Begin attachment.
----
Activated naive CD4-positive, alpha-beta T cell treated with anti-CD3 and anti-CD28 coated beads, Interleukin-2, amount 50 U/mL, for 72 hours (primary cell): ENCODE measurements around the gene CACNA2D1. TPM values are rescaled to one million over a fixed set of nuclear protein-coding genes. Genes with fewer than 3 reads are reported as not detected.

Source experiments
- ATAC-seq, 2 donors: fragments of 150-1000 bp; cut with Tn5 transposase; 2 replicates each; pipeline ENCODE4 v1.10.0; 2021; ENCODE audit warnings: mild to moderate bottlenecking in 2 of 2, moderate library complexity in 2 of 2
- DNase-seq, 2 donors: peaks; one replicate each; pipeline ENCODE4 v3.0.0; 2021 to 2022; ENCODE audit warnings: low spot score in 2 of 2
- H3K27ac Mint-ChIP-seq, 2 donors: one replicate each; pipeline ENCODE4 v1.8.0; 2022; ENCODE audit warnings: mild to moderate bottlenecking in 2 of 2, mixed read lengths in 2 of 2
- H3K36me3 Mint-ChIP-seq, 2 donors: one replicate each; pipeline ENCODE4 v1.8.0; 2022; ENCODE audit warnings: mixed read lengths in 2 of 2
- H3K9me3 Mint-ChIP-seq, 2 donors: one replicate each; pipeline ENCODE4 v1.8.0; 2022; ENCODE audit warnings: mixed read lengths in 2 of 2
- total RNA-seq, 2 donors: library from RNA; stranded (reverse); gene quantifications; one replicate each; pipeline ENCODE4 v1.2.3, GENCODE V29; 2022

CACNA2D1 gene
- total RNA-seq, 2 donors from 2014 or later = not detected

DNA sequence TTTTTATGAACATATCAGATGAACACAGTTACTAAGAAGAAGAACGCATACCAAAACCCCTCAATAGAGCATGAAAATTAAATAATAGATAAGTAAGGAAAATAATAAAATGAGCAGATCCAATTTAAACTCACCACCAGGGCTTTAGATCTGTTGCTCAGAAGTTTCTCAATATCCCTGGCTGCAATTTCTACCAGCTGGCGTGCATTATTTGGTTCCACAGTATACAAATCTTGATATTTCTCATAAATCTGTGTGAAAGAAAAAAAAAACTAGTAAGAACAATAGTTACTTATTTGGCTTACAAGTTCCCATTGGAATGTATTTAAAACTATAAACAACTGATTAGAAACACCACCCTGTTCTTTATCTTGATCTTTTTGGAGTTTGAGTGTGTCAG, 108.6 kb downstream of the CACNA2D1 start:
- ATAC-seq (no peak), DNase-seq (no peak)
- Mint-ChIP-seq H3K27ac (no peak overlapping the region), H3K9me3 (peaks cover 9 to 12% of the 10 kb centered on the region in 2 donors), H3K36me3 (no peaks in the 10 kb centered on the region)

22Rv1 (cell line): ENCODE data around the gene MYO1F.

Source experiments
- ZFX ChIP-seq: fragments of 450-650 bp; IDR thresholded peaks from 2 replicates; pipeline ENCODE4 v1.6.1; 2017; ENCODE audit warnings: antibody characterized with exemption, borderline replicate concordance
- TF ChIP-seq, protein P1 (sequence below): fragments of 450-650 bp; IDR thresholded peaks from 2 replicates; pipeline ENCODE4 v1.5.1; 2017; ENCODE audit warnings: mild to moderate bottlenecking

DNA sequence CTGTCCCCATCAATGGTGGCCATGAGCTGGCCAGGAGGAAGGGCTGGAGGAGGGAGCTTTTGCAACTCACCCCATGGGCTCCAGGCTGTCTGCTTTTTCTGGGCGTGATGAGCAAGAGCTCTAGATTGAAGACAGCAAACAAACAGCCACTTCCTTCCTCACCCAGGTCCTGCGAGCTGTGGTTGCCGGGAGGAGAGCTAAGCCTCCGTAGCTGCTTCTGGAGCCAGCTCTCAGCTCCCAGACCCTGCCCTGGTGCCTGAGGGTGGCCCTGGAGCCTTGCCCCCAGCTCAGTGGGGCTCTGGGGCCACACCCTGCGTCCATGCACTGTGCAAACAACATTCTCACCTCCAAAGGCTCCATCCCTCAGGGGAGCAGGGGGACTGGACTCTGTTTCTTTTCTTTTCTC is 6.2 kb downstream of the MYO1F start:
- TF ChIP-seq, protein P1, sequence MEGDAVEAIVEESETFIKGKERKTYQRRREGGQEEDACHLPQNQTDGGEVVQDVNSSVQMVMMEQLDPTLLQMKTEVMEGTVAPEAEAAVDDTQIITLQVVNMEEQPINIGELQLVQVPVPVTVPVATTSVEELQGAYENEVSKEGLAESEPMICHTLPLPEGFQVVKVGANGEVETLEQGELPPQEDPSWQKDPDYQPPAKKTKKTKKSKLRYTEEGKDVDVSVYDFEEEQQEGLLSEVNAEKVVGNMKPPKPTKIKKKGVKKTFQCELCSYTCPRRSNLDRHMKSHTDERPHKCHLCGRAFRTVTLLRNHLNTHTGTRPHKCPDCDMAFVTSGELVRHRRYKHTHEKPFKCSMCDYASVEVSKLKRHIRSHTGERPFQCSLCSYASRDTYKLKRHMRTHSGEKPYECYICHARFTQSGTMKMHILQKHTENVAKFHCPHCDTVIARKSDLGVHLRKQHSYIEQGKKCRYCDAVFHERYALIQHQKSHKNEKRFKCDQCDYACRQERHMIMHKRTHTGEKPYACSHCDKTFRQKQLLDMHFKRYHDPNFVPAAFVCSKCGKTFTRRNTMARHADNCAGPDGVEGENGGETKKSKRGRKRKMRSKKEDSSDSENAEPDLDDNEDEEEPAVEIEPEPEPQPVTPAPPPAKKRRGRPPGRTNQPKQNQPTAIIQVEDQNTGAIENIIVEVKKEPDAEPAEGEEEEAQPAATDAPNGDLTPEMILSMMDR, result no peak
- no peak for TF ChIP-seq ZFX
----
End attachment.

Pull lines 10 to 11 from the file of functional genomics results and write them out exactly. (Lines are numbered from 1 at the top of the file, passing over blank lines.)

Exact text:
- total RNA-seq, 2 donors from 2014 or later = not detected

DNA sequence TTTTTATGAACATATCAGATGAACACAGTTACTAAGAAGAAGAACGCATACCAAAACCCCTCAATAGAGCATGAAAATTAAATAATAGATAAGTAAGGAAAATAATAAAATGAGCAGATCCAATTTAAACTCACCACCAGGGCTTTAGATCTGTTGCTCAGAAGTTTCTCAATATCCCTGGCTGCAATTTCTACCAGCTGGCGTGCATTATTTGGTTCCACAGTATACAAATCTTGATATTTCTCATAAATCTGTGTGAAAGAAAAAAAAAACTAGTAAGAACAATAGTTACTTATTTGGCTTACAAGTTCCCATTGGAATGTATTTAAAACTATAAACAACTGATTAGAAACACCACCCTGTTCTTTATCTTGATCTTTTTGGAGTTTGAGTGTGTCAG, 108.6 kb downstream of the CACNA2D1 start: